I am just back from an exciting weekend in Gettysburg, attending the Lincoln Forum. It is a great event, which I commend to anyone interested in Lincoln or the Civil War. Let me mention some of the high points.
John Stauffer spoke about the the Battle Hymn of the Republic. I thought I knew about the Battle Hymn: that it was based on a Union marching song, John Brown’s Body, that the new words were by Julia Ward Howe, who wrote them in a Washington hotel room by the early dawn light. Battle Hymn of the Republic is, after all, what I sang to my children to put them to sleep at night.
Well, I did not know anything.
I did not know that, before John Brown’s Body, there was another song: Say Brother, Will You Meet Us? That this was a southern song, about meeting at the river for baptism. That is was sung by, among others, southern blacks.
I did not know that Say Brother was adapted by a Massachusetts regiment that had, among its members, one John Brown. That John Brown’s Body was sung by Massachusetts regiments as they assembled in Boston, as they marched through New York, that it was by the summer of 1861 one of the most popular northern marching tunes.
I did not know that the lyrics of the first verse of Battle Hymn are taken from Revelation chapter 14. That Revelation was one of the most popular books of the Bible at that time, so that even a Unitarian like Julia Ward Howe had internalized it.
I did not know how, after the war, even though southerners hated all things northern, they adopted Battle Hymn of the Republic. That the University of Georgia has adopted it as its fight song. game. That the Battle Hymn of the Republic was also adapted by the Wobblies, as Solidarity Forever. That Theodore Roosevelt loved the hymn so much that he nearly made it our national anthem.
As the standing ovation died down, I rushed out to buy the book, to get him to sign it. (A bookstore is conveniently on the hotel premises all weekend) Stauffer was as pleasant in person as he was on the lecture stand, a great guy.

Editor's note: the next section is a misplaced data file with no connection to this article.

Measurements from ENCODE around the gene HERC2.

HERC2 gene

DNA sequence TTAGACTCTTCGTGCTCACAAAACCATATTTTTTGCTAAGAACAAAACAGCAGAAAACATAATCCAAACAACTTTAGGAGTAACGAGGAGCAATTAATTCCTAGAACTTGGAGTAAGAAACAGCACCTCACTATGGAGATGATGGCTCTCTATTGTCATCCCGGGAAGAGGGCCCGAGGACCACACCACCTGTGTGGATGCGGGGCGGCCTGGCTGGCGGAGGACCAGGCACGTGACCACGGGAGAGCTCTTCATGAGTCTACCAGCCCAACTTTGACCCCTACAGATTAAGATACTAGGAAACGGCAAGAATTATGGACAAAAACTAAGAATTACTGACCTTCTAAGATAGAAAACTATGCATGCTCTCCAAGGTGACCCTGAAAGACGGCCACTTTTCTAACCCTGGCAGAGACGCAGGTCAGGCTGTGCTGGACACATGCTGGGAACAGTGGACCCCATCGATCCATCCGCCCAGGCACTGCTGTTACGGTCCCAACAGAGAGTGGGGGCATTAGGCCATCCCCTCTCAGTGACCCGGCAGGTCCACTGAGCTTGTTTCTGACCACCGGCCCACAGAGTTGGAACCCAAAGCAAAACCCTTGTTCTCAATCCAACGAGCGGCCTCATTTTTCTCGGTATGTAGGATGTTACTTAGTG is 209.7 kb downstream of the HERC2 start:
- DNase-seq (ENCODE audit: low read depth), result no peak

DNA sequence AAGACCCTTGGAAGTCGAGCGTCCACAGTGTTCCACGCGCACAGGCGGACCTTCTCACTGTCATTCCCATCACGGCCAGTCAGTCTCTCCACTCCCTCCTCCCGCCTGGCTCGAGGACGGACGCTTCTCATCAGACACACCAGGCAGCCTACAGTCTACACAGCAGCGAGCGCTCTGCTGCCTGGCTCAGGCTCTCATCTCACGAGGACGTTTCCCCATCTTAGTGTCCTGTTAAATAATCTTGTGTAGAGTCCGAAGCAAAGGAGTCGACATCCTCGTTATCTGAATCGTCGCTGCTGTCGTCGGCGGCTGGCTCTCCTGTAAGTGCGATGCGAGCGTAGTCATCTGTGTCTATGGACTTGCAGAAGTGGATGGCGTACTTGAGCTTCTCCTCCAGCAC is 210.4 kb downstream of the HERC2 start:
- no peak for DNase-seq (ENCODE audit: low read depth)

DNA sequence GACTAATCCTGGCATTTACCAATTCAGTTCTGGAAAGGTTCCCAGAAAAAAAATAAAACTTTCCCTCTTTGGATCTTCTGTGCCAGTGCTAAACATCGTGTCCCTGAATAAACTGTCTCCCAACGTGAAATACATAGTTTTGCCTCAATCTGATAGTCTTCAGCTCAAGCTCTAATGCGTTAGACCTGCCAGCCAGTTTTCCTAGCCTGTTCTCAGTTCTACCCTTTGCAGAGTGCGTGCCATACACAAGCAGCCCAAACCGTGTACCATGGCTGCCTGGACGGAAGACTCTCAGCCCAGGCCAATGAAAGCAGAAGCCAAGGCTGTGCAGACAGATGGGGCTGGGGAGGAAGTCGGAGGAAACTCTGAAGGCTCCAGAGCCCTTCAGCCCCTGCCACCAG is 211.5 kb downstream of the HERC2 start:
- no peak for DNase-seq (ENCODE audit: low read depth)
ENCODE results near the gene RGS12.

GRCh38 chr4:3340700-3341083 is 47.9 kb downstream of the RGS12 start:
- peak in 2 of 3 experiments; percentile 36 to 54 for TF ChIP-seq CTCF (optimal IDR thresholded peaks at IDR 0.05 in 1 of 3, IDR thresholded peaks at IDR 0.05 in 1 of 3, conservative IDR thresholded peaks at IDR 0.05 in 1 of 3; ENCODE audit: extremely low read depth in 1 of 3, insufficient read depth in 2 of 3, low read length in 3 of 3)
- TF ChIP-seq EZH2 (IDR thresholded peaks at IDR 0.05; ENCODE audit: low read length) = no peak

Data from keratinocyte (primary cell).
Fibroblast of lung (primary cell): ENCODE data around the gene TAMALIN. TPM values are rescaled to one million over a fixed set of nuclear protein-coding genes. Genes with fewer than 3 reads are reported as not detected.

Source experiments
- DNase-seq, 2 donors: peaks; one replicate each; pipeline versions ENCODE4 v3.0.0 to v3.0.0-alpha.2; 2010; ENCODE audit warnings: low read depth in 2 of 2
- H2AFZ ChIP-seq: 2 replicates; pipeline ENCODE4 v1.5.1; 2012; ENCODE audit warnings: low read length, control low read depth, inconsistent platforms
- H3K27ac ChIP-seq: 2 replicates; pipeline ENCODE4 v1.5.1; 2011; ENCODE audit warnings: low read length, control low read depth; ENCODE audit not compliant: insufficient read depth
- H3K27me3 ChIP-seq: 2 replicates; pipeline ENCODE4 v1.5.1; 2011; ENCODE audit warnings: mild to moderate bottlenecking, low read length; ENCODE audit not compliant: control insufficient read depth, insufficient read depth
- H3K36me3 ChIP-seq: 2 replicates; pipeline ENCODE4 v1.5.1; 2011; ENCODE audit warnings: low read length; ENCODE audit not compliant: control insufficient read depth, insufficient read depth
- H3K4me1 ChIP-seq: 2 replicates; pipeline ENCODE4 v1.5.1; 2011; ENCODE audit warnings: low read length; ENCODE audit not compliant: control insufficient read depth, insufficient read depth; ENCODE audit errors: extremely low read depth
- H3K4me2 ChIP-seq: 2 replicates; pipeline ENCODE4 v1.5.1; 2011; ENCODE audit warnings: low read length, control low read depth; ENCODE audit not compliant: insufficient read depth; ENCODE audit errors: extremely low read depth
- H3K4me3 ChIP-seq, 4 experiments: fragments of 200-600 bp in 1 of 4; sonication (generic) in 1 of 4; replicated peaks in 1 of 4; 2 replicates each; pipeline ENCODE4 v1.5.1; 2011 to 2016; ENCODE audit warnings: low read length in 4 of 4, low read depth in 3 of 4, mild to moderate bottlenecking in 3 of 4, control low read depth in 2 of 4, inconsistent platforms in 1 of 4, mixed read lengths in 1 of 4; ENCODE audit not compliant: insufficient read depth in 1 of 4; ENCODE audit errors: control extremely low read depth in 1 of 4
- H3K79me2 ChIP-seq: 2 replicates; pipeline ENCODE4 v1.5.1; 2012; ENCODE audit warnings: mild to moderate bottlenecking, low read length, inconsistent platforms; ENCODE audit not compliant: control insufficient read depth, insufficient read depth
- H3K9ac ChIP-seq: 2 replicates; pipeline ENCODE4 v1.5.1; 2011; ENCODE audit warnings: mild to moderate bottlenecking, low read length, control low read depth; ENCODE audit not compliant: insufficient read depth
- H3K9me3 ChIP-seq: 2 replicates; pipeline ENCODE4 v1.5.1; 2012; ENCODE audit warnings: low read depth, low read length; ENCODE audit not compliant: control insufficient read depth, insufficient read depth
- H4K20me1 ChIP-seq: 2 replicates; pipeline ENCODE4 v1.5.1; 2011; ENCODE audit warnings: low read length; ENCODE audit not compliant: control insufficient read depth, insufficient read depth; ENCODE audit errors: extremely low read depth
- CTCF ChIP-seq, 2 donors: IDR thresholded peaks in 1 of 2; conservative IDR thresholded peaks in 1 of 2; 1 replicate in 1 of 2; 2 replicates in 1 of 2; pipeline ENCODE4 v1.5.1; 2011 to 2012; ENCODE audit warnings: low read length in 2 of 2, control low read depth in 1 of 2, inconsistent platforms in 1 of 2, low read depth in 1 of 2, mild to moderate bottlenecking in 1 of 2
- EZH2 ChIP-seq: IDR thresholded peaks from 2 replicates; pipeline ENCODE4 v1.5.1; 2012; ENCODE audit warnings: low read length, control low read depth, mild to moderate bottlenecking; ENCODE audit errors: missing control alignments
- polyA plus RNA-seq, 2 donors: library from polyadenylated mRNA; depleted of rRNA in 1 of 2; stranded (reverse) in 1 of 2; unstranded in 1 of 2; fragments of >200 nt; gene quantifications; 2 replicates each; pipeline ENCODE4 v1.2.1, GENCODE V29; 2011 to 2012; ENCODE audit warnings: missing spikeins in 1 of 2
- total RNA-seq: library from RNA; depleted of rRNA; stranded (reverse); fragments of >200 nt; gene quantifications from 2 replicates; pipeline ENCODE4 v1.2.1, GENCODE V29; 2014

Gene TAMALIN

James McPherson spoke about Gettysburg. James McPherson is not only the author of the best single book on the Civil War, Battle Cry of Freedom, he is in some sense the reason that I am a Civil War historian.
While I was in Hong Kong in the late 1990s, I noticed the following sentence in Battle Cry of Freedom. “Civil war prisons and the prisoner exchange question badly need a modern historian.” Perhaps, I thought, I could be that historian. I bought and read a copy of William Hesseltine’s 1930 book: Civil War Prisons. I started puzzling about why and how Americans had such definite ideas about how prisoners of war. And then, I think, I got busy with legal work; and when I returned to history it was to the Constitutional era and Morris and Jay.
McPherson’s talk at the Lincoln Forum was great; he started by quoting Faulkner, about how for every southern boy it is from time to time July 3, 1863, and Pickett has not yet charged and failed, and everything can be done over, and end differently. And then he talked about some of the ways in which the battle of Gettysburg could have ended differently including, especially, if Meade had brought himself to attack the retreating Confederates at Williamsport. Like many of the talks this past weekend, his made me want to go to the Library; to read more about some of the issues he raised, such as the suggestion that Meade was hindered after Gettysburg by lack of supplies. That might be a problem that might be laid to my man Stanton.
My own talk was a little terrifying, facing up to so many Lincoln scholars and experts. I spoke about the relationship between Lincoln and Seward, especially but not only why Seward failed to get the nomination and how they worked together during the war. I gather that the Lincoln Forum takes some of the talks and turns them into edited volumes, and I am hoping my talk will merit that form of publication.
Meeting and hearing from authors was great; but it was also great to meet and talk with serious readers. How encouraging, as I work away on Stanton, to know that there are people out there, eager to read the book, eager to know whether Stanton really said “now he belongs to the angels” a minute after Lincoln’s death.
Enough: back to work on Stanton.